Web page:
> Not across the board, as I agree it would be bad UI.

          Reading incredibly carefully, I see the word "slider", not
          "sliders", suggesting strongly that there is just one across the
          board slider.

          > The idea is that you can allow the user to peel back the wrapper
          > and access more features at their pace. The system would magically
          > track their level of comfort and expertise and frequency of use.
          > All based on metadata recorded about the UI/features and usages...

          Oh ... and I guess from this that you mean an internal slider, not a
          visible one, where some all-knowing being is deciding how I'm doing
          and exposing new features for me, not a slider that I the user can
          adjust?

          > One of the features we built for Together to control the UI was a
          > role-based configuration. An analyst will need to have very
          > different parts of the app available than, for example, a
          > developer. An analyst doesn't need the code editor, debugger, and
          > the like. Of course, it was available if it was really needed. It
          > was just a way to control the default features that were visible
          > and front-and-center, so to speak.

          And was that good? Did actual users really like it? A situation
          today that is like that is Visual Studio 2005, which holds all kinds
          of things back in the Team Version that should in fact be available
          to kids on the street in the Pick Up at Circuit City and Learn C# in
          Your Free Time version.

          VS 2005, to me, is trying to control how I work, based in part on my
          pocketbook and in part on some Vision From Redmond about how I
          should work, rather than letting me control how I work.

          This isn't the same as your example but it's an example of how very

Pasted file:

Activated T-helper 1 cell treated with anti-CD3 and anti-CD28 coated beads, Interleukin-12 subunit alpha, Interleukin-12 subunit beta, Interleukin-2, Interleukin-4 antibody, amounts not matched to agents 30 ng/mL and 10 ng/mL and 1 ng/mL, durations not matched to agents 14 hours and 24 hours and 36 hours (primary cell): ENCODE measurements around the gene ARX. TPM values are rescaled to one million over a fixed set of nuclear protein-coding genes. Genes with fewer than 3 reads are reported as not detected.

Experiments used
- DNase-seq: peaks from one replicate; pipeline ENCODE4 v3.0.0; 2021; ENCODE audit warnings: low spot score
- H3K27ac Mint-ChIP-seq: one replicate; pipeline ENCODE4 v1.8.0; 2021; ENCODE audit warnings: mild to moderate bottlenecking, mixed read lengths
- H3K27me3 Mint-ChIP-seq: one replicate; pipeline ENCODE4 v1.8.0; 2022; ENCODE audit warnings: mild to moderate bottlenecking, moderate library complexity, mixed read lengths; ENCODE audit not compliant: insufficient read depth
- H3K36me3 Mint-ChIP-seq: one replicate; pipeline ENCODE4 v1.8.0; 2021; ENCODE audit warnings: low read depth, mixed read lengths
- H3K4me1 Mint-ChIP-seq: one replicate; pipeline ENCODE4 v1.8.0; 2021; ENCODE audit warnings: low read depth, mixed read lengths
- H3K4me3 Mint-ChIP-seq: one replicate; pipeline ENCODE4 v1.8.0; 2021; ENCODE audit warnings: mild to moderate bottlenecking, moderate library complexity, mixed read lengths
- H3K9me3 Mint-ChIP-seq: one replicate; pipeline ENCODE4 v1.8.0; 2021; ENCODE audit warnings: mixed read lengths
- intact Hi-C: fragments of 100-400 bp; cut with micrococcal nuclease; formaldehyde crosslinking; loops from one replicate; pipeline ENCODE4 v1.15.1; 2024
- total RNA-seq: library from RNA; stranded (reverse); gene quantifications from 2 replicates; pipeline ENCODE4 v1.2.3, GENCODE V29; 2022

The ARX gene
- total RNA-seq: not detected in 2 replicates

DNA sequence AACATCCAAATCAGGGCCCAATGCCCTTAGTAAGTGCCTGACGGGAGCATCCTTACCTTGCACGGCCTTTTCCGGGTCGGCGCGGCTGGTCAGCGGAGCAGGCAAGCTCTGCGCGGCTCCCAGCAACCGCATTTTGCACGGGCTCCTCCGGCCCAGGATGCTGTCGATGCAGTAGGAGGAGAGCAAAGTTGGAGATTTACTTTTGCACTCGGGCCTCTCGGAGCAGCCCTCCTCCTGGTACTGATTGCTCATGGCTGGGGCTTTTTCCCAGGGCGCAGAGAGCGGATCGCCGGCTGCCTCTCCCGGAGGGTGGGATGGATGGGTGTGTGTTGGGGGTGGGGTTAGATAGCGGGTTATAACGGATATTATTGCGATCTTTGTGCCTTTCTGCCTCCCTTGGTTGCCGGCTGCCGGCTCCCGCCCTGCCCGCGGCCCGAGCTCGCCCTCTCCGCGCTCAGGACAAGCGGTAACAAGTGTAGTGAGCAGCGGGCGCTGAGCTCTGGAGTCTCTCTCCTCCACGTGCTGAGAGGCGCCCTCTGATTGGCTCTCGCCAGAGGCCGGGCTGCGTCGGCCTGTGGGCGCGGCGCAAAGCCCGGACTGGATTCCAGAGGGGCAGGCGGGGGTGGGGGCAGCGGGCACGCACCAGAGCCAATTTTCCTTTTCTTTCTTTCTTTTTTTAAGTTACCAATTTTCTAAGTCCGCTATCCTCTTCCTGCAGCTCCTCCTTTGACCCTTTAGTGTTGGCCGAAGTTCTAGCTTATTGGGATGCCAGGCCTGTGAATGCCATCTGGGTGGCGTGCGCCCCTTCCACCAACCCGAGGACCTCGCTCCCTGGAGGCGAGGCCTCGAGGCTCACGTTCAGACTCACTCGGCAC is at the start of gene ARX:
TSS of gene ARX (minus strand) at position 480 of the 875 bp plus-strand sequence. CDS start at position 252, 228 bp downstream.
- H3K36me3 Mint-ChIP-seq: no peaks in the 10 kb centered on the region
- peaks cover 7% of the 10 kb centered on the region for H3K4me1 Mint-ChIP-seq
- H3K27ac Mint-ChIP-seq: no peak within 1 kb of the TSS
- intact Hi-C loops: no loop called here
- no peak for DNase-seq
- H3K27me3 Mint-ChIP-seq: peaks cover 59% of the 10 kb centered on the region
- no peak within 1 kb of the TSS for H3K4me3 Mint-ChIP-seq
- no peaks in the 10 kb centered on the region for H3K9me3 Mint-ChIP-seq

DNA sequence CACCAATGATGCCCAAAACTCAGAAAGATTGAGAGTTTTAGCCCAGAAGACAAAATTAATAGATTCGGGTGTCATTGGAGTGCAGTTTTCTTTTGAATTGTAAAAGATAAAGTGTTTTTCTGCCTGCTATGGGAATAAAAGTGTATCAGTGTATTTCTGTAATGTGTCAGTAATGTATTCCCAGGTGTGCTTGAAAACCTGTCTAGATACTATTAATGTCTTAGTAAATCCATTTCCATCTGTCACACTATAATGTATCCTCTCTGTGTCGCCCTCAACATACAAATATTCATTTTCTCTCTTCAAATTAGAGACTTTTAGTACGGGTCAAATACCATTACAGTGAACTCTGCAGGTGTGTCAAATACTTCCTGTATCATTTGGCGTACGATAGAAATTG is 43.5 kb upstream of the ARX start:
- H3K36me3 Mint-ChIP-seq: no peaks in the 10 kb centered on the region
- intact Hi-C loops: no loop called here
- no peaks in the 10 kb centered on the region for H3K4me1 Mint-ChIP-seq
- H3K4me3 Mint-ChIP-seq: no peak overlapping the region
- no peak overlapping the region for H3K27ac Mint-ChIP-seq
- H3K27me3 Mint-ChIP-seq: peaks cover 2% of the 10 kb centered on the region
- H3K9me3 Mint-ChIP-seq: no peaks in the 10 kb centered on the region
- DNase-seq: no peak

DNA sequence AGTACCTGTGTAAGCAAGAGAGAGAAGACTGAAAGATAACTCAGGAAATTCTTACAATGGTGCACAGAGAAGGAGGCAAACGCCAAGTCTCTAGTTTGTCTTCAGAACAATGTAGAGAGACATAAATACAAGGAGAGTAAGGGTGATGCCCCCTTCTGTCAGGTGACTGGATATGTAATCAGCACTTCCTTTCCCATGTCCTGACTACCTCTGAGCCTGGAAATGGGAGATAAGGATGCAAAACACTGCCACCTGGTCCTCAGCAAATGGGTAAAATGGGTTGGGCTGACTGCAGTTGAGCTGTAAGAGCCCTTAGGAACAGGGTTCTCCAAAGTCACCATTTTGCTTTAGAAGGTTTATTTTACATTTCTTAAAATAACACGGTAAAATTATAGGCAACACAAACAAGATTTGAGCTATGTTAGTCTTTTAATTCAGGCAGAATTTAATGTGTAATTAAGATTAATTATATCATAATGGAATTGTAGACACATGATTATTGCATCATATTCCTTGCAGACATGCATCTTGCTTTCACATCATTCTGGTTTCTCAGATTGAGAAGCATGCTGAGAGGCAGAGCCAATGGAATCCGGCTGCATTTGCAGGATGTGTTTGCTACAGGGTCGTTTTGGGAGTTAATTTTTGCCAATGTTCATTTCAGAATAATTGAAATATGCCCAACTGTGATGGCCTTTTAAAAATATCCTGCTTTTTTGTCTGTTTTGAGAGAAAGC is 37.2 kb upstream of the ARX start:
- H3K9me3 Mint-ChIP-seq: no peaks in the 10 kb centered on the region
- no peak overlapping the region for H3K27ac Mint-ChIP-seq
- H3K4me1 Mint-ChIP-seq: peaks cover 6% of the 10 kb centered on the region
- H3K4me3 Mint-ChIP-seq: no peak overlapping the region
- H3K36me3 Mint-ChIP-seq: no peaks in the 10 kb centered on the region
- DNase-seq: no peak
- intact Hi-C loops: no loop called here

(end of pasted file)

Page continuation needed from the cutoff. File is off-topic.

far awry incremental exposure can go.

          > Of course, a better goal is to provide better UIs. But, it does
          > become very challenging for big honkin' tools like Together or
          > OptimalJ or even IDEs to accommodate varying levels of expertise
          > as a new user goes from novice to power user.

          Yes, it really does. I'm not at all sure that hiding things works
          ... when I use another person's version of Office that isn't
          configured like mine, I often look for things that I'm being
          protected from because the program doesn't realize that a Word God
          has just sat down at the keyboard. I suppose it should be reading
          the Microsoft Customer RFID chip in my brain. Maybe next version.

          > What sorts of UI design rules of thumb apply for these types of
          > highly complex apps?

          I, too, look forward to hearing this answer!

          Ron Jeffries
          www.XProgramming.com
          Example isn't another way to teach, it is the only way to teach.
          --Albert Einstein
        • Desilets, Alain
          And if I may slip in one more UI praise for Word that in my opinion makes up for a lot of bad, the red squiggly. I m talking about underlining misspelled words
          Message 4 of 21 , Nov 3, 2005
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            Message
            And if I may slip in one more UI praise for Word that in my opinion makes up for a lot of bad, the red squiggly. I'm talking about underlining misspelled words right away instead of waiting for a spell check. Brilliant. Of course, they ended up taking the superficial element of the concept too far with the Smart Tags. Talk about missing the point.